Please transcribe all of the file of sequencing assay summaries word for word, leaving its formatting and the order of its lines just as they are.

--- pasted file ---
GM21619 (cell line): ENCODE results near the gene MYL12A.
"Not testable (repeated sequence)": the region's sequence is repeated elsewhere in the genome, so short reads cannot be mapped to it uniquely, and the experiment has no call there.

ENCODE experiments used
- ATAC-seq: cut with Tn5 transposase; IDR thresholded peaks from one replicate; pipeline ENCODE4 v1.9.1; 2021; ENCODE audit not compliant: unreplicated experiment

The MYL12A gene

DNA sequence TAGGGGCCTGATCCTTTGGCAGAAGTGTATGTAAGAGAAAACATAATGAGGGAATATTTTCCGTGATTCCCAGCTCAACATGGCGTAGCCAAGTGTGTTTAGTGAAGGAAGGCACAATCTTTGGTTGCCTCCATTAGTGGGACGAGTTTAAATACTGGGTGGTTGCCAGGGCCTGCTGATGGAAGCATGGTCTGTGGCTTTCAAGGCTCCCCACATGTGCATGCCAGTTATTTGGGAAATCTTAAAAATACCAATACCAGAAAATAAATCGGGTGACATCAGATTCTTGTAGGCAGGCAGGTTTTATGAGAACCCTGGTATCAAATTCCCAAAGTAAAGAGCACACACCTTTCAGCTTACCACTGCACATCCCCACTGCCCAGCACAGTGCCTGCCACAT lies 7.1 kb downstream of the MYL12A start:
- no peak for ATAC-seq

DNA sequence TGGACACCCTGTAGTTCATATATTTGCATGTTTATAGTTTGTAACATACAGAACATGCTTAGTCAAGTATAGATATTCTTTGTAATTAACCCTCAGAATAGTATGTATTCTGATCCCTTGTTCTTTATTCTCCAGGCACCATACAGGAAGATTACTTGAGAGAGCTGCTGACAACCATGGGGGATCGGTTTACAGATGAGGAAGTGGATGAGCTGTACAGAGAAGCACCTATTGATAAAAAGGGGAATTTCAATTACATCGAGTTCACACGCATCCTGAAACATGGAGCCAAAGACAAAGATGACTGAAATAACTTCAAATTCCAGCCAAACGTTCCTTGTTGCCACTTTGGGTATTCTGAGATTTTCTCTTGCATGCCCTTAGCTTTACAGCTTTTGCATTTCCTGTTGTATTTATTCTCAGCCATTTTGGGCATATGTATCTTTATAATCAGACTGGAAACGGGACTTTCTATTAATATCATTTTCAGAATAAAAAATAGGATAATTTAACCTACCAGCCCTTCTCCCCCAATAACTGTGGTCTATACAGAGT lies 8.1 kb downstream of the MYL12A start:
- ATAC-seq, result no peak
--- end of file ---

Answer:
GM21619 (cell line): ENCODE results near the gene MYL12A.
"Not testable (repeated sequence)": the region's sequence is repeated elsewhere in the genome, so short reads cannot be mapped to it uniquely, and the experiment has no call there.

ENCODE experiments used
- ATAC-seq: cut with Tn5 transposase; IDR thresholded peaks from one replicate; pipeline ENCODE4 v1.9.1; 2021; ENCODE audit not compliant: unreplicated experiment

The MYL12A gene

DNA sequence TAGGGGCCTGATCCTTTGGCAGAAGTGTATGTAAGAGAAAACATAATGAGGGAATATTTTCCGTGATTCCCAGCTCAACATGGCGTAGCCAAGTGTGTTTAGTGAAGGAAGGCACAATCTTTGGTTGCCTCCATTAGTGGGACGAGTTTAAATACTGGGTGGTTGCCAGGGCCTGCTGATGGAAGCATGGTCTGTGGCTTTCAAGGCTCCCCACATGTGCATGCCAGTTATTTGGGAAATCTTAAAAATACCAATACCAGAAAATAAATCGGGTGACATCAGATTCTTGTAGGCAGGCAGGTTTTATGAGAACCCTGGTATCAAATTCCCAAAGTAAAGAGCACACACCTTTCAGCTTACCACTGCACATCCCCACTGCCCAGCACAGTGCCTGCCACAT lies 7.1 kb downstream of the MYL12A start:
- no peak for ATAC-seq

DNA sequence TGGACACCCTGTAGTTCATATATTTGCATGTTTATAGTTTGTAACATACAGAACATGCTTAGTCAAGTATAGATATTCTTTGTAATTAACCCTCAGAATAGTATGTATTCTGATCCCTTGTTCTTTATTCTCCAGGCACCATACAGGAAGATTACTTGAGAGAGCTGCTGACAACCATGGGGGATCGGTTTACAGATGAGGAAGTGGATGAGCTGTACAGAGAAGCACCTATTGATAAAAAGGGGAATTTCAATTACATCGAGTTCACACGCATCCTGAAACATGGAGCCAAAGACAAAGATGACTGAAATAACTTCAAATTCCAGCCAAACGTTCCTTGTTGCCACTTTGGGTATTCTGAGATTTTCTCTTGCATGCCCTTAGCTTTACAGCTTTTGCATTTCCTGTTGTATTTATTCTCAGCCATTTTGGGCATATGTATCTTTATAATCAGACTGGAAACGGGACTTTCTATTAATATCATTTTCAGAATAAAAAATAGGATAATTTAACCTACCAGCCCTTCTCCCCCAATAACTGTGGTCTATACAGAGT lies 8.1 kb downstream of the MYL12A start:
- ATAC-seq, result no peak